Arkansas News & Analysis

  • Cumulative injuries lead to substantial award for dump truck driver

    An employee need not be totally disabled to receive substantial workers' compensation benefits in Arkansas. Even conflicting medical testimony can result in a significant award of benefits for a permanent partial impairment.

  • Pain in the back was a reach beyond Walmart employee's grasp

    Arkansas employers frequently see employees trying to overstate their workers' compensation claims to cover injuries that weren't suffered on the job. The following case shows that, as frustrating as this may be, sometimes they overreach and the employer wins.

  • Employers may rely on physician's restrictions in 8th Circuit

    Employers are often faced with a conflict between the restrictions a physician has prescribed for an employee and the worker's contention that he should be allowed to ignore the limits. A recent decision by the U.S. 8th Circuit Court of Appeals (which governs federal cases filed in Arkansas) establishes that you can rely on the physician's prescribed restrictions in determining whether an employee can perform his essential job functions.

  • Asking about retirement plans? Proceed with caution

    Q We have an employee over 60 who stated she is retiring this year, but she hasn't submitted a letter of resignation. We want to determine her plans. What is the best way to ask her about this?

  • Workplace Trends

    Survey finds lack of understanding of when workers will retire. U.S. employers are rethinking their approach to managing the retirement patterns of their workforces, according to a study from Willis Towers Watson. The 2018 Longer Working Careers Survey found that 83% of employers have a significant number of employees at or nearing retirement, but just 53% expressed having a good understanding of when their employees will retire. Additionally, while 81% say managing the timing of their employees' retirements is an important business issue, just 25% do that effectively. The survey found that 80% of respondents view older employees as crucial to their success.

  • For public employers, no employee minimum for coverage under ADEA

    The Age Discrimination in Employment Act of 1967 (ADEA) covers only private employers that have 20 or more employees. The U.S. Supreme Court recently ruled, however, that public employers are covered no matter how few employees they might have.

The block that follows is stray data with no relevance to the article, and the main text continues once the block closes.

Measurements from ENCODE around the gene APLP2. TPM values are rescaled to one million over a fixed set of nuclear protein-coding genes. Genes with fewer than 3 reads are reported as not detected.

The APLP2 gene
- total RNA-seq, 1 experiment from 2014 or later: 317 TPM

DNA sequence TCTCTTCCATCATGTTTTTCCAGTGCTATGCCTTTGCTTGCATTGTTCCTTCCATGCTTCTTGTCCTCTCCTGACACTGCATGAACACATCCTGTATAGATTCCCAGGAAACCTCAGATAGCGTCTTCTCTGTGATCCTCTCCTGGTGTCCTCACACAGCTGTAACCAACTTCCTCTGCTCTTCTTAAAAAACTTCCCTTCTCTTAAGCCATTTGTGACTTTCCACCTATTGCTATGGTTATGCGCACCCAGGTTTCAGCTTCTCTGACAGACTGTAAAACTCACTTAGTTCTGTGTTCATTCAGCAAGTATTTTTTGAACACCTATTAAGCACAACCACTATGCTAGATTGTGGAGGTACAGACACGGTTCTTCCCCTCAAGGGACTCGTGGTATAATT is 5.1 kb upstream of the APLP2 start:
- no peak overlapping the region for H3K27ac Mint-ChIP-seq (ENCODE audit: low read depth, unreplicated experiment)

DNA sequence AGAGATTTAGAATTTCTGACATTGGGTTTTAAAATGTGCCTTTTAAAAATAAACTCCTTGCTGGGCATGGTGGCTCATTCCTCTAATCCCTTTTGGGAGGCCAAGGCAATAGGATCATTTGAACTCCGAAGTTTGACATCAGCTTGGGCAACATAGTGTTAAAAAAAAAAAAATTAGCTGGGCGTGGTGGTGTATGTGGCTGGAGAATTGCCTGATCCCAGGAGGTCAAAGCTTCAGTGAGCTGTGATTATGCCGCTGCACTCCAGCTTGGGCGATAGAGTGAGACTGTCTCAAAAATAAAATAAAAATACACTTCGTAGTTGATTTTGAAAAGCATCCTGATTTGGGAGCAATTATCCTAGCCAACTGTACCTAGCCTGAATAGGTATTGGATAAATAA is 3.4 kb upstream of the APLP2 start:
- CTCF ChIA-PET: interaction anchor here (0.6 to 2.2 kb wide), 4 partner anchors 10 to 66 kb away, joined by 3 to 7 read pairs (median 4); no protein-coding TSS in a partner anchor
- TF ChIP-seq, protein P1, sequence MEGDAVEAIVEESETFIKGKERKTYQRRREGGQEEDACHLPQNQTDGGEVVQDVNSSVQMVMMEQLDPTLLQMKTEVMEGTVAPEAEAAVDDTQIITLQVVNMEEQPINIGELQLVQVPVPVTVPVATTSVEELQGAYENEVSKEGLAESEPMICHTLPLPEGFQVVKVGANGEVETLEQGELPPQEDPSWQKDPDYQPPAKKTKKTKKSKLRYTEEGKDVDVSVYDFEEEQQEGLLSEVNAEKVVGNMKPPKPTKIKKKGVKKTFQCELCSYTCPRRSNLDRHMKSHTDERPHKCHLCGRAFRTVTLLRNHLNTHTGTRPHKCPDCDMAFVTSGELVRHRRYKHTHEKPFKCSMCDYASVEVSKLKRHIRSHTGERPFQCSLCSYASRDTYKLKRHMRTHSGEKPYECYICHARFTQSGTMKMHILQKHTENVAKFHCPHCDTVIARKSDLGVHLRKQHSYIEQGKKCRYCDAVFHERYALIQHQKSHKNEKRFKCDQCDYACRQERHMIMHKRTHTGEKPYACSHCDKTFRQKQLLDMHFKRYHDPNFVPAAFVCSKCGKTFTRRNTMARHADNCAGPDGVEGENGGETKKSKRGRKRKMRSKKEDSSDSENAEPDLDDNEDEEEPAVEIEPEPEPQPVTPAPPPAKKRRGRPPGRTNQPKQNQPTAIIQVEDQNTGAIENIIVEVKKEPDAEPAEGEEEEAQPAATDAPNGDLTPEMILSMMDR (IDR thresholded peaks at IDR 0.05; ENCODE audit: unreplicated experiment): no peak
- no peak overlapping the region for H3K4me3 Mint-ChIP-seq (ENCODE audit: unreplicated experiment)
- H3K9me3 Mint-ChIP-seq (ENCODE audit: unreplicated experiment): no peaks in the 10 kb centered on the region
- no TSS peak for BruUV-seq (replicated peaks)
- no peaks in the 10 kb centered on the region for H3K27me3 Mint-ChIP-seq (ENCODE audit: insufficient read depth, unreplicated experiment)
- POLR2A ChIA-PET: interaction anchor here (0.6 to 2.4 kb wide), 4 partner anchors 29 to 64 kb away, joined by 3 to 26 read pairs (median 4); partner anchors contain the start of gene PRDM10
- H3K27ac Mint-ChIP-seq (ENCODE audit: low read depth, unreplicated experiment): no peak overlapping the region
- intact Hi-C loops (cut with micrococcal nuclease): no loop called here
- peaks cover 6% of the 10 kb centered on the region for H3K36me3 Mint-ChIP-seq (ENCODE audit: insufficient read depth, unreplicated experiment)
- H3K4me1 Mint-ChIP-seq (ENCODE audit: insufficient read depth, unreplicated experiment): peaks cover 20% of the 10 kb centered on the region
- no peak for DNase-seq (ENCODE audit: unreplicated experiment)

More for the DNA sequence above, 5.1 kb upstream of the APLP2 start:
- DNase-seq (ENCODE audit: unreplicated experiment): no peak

• Sometimes, you can have your cake and eat it, too!

    Recently, the U.S. Court of Appeals for the 8th Circuit (which governs the federal courts in Arkansas) held that an employer could treat payments to employees as nontaxable expense payments when reporting to the IRS and, simultaneously, as wages for purposes of minimum wage calculations under the Fair Labor Standards Act (FLSA).

  • Earning employee trust can reduce your legal liabilities

    "Trust" is a slippery concept. What does it mean for your employees to "trust" you or "distrust" you? And why should you care?

  • Lack of statistics defeats disparate impact claim

    Recently, the 8th Circuit ruled that employees cannot meet the basic requirements of an adverse impact age discrimination claim without supporting statistics showing an actual disparity between older and younger employees.

  • Minimum wage increases heat up the competition for hourly workers

    It's no news to most anyone with experience in federal wage and hour laws that they tend to lag far behind the times. The federal minimum wage—which has stood at $7.25 going on 10 years now—certainly falls into that category. According to the Bureau of Labor Statistics' CPI Inflation Calculator, today's equivalent of the 1978 minimum wage (which was $2.65) would be $10.72. According to the nonpartisan Pew Research Center, if the rate had risen at an appropriate pace since 1968, it would be close to $20.